How Long Does Oxycodone Stay in Your System?

Detection Timetable Depends on Many Variables

Blood Test Vial
Different tests used to detect drugs. Getty Images

Determining exactly how long oxycodone is detectable in the body depends on many variables, including which kind drug test is being used. Oxycodone - also known as Percodan, Percocet, Tylox, OxyContin, Roxicodone, Roxicet, Endocet, Oxies, O.C., hillbilly heroin - can be detected for a shorter time with some tests, but can be "visible" for up to three months in other tests.

The timetable for detecting oxycodone in the system is also dependent upon each individual's metabolism, body mass, age, hydration level, physical activity, health conditions and other factors, making it almost impossible to determine an exact time oxycodone will show up on a drug test.

The following is an estimated range of times, or detection windows, during which oxycodone can be detected by various testing methods:

How Long Does Oxycodone Show Up in Urine?

Oxycodone is detectable in a urine test for 3-4 days.

How Long Does Oxycodone Stay in the Blood?

A blood test will detect Oxycodone for up to 24 hours.

How Long Will Oxycodone Show Up in a Saliva Test?

A saliva test will detect Oxycodone from 1-4 days.

How Long Does Oxycodone Remain in Hair?

Oxycodone, like many other drugs, can be detected with a hair follicle drug test for up to 90 days.

How Is Oxycodone Metabolized?

Oxycodone is metabolized by the cytochrome P450 enzyme system in the liver. Oxycodone is extensively metabolized by multiple metabolic pathways to produce noroxycodone, oxymorphone, and noroxymorphone, which are subsequently glucuronidated.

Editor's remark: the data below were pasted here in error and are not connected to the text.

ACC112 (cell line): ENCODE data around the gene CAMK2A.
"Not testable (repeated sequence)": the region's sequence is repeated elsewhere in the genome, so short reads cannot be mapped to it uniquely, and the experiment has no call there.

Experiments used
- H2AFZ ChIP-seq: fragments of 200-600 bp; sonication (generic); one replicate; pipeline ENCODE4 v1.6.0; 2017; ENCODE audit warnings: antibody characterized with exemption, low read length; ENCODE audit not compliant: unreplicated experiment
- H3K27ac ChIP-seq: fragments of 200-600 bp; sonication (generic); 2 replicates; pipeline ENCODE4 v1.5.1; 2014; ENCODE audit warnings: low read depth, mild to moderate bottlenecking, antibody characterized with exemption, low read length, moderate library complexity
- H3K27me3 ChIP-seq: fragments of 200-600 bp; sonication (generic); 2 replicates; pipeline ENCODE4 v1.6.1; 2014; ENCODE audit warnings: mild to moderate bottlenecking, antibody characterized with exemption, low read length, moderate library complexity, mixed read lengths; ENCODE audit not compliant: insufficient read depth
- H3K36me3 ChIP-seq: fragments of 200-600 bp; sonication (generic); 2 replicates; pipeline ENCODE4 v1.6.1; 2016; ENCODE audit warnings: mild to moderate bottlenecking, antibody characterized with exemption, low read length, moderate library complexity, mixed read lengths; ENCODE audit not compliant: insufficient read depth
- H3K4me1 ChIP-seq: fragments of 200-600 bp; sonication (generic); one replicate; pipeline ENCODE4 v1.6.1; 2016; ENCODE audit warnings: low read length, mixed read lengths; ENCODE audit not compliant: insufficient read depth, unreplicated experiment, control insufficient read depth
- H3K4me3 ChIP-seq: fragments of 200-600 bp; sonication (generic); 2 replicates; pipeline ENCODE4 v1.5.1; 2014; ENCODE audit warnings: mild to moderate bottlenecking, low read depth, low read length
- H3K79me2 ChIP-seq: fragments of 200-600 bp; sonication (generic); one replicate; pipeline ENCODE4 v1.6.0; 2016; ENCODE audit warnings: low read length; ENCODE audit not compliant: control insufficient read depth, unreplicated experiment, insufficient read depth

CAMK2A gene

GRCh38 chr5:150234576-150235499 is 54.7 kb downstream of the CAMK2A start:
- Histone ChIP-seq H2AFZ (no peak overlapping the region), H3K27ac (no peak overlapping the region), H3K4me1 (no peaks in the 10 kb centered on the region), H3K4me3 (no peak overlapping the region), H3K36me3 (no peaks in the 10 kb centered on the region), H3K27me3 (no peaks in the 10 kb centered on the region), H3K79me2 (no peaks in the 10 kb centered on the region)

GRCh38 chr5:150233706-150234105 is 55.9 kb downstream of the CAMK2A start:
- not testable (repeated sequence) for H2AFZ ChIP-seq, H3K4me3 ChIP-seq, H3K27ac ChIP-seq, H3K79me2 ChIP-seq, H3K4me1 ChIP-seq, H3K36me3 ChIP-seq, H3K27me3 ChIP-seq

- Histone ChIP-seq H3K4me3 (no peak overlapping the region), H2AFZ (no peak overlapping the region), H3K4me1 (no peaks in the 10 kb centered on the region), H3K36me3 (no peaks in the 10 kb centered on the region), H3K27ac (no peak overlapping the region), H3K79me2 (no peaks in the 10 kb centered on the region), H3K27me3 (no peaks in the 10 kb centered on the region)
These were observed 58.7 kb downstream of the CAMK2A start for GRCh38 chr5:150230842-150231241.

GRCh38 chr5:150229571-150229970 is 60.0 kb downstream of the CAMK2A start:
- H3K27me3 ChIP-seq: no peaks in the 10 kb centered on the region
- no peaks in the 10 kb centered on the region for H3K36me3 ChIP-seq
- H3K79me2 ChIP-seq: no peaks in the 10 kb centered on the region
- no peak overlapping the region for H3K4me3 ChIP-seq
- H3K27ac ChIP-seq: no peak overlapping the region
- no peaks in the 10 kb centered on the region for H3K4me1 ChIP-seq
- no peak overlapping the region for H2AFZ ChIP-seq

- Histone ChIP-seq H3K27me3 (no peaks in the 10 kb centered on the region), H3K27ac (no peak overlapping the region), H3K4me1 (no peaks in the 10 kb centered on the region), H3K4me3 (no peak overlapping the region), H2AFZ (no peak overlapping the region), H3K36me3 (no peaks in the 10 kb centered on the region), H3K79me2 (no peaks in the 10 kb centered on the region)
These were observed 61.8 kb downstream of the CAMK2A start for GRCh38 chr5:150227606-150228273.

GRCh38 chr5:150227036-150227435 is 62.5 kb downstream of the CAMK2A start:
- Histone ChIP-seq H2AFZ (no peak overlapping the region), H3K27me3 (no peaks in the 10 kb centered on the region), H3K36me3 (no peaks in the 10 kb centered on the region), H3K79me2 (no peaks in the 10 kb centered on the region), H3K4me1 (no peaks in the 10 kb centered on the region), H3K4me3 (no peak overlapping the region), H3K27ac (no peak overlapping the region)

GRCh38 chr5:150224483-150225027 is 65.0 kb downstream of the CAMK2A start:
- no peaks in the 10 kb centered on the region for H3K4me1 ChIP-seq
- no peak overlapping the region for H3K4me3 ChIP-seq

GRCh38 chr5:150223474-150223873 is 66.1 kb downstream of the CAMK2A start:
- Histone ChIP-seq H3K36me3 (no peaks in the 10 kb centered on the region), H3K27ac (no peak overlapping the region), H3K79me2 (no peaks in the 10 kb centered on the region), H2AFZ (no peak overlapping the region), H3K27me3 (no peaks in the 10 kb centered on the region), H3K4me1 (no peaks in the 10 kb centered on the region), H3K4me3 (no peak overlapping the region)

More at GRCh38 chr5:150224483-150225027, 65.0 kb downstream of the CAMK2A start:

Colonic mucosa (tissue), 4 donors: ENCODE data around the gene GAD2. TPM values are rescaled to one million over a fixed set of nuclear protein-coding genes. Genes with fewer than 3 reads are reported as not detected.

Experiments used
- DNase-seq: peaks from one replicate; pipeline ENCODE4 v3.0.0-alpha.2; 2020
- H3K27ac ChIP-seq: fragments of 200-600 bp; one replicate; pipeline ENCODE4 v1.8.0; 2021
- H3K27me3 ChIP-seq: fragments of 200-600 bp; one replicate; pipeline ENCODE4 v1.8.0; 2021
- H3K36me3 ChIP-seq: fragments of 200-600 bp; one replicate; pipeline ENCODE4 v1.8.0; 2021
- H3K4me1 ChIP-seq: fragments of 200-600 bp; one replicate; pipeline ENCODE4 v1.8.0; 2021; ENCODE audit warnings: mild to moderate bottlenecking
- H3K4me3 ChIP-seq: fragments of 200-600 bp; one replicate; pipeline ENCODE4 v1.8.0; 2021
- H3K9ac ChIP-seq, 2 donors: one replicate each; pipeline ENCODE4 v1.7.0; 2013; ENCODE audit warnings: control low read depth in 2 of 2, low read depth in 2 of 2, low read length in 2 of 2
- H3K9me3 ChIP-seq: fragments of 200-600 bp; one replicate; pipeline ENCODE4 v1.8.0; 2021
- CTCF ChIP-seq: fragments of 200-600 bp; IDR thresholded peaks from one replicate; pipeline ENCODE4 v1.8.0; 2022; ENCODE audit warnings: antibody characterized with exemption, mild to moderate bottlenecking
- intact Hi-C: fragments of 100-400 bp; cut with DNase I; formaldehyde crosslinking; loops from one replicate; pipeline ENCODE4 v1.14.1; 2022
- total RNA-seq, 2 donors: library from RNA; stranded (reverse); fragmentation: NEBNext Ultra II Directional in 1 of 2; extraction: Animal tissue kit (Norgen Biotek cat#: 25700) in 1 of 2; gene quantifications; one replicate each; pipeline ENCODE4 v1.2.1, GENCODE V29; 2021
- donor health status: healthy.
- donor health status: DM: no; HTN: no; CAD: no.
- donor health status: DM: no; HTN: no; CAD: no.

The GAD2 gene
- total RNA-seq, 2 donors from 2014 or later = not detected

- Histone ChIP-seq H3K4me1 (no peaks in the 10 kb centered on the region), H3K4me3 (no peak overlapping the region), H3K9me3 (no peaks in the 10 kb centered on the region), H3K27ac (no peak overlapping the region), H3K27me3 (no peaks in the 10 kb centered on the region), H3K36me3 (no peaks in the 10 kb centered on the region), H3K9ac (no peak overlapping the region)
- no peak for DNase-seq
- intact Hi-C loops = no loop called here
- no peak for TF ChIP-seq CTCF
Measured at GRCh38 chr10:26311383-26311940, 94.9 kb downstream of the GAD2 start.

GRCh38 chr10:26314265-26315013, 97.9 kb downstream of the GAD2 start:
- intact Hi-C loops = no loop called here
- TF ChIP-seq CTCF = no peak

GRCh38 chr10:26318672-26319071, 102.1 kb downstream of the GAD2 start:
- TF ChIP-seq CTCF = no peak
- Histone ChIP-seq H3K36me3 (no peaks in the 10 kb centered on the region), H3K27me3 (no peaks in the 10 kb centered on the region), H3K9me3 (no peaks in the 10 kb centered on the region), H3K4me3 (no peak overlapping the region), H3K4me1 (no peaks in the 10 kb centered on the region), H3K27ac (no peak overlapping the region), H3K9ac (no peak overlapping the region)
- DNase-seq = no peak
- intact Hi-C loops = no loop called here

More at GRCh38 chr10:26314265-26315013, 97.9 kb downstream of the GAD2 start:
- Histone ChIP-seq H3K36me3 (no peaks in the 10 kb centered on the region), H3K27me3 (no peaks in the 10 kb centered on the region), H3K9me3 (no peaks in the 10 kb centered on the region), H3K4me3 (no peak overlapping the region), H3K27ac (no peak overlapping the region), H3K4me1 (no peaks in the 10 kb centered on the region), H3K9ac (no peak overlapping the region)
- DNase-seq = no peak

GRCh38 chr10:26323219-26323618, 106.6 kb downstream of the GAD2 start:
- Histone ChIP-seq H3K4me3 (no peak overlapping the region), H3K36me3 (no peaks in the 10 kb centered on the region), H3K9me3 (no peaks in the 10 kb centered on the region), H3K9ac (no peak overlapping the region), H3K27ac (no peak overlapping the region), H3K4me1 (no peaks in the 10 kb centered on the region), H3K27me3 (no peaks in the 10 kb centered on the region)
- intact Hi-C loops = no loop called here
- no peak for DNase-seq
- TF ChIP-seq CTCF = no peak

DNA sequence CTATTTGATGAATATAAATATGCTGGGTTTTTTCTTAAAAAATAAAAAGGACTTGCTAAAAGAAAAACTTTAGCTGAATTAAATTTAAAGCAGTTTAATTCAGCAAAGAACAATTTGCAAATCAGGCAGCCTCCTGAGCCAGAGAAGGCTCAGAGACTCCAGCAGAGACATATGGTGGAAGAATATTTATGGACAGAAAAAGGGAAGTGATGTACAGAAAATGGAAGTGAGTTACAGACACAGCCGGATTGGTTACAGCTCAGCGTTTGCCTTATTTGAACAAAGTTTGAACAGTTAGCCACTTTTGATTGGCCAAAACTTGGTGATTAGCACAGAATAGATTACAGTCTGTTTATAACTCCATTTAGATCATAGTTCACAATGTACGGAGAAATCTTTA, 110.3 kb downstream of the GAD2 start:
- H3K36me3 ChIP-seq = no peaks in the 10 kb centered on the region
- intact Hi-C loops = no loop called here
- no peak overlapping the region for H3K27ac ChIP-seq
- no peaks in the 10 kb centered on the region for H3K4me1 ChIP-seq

How Is Oxycodone Eliminated From the Body?

Oxycodone is primarily eliminated from the body via the kidneys through urine and to a lesser extent sweat.

The half-life of oxycodone is about 3.2 hours, while the half-life for the time-released version (OxyContin) is about 4.5 hours.

Danger of Oxycodone Overdose

Knowing how long Oxycodone remains in your system is important because of the threat of overdose. If you take more of the drug to relieve pain after the effects of your last dose wore off, but before the opioid is out of your system, you increase the risk of an overdose.

Even when take the recommended dose of Oxycodone, you can experience side effects such as confusion, drowsiness, constipation, and nausea. If you take too much Oxycodone the side effects can become very serious.

Here are some possible side effects of an overdose of Oxycodone:

  • Pinpoint pupils
  • Constipation
  • Nausea
  • Spasms of the stomach or intestinal tract
  • Vomiting
  • Low blood pressure
  • Weak pulse
  • Coma
  • Drowsiness
  • Possible seizures
  • Difficulty breathing
  • Slow breathing that requires more effort
  • Shallow breathing
  • No breathing
  • Bluish-colored fingernails and lips

If someone does overdose on Oxycodone call 9-1-1 or the national toll-free Poison Help hotline (1-800-222-1222).

Risk of Oxycodone Addiction

Oxycodone can be habit-forming, so it is important that you not take more of it, or take it more often, or take it in a different manner than prescribed by your healthcare provider. The addictive properties of Oxycodone is another reason to know exactly how long in remains in your body.

You could be especially at risk for becoming dependent on Oxycodone if you have family members with alcohol use disorders, who have ever used illicit drugs, or have ever misused prescription drugs.

If you have such a family history, you need to inform your healthcare provider and make sure you only use Oxycodone as directed.


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